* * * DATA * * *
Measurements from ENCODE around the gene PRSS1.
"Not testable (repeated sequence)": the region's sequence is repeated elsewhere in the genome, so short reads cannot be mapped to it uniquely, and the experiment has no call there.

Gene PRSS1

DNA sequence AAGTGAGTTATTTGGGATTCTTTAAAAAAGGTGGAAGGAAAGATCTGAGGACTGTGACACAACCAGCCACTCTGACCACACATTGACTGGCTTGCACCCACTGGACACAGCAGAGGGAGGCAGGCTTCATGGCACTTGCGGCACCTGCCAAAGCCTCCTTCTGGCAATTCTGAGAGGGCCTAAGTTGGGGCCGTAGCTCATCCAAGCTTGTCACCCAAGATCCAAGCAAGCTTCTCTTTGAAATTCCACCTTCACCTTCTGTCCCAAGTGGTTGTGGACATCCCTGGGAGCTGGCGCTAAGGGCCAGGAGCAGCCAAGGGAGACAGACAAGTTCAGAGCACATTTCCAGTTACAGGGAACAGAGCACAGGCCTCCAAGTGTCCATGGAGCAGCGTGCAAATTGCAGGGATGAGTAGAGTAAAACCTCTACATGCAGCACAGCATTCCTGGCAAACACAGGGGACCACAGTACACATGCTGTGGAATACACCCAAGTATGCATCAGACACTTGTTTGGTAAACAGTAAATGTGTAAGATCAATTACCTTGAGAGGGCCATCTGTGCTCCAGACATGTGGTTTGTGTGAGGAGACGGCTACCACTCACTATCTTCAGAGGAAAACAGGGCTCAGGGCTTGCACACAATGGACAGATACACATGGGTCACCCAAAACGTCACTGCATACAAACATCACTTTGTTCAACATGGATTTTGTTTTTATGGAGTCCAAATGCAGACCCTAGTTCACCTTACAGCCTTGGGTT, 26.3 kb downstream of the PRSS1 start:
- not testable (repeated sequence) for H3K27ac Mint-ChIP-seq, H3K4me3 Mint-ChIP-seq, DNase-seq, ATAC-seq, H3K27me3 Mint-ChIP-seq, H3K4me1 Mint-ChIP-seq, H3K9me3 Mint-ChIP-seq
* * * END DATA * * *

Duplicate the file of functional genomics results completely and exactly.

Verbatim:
Measurements from ENCODE around the gene PRSS1.
"Not testable (repeated sequence)": the region's sequence is repeated elsewhere in the genome, so short reads cannot be mapped to it uniquely, and the experiment has no call there.

Gene PRSS1

DNA sequence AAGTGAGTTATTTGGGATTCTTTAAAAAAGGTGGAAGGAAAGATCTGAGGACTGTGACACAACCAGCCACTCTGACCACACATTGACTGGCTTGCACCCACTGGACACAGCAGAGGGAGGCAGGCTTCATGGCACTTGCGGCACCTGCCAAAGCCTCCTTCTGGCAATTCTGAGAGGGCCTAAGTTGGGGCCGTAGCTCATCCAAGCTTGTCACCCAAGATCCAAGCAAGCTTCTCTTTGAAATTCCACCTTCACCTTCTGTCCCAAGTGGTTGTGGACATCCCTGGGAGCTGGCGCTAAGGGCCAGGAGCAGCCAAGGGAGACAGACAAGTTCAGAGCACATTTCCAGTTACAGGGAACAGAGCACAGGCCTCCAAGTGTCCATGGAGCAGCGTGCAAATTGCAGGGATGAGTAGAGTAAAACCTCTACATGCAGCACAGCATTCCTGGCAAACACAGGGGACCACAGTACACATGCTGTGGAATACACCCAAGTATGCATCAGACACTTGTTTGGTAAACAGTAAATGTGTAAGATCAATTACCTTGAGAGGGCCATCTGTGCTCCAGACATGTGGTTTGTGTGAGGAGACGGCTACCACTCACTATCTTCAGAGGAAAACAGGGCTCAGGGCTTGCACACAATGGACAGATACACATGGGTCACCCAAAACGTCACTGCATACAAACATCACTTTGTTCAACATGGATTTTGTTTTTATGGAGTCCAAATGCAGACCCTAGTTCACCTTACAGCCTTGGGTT, 26.3 kb downstream of the PRSS1 start:
- not testable (repeated sequence) for H3K27ac Mint-ChIP-seq, H3K4me3 Mint-ChIP-seq, DNase-seq, ATAC-seq, H3K27me3 Mint-ChIP-seq, H3K4me1 Mint-ChIP-seq, H3K9me3 Mint-ChIP-seq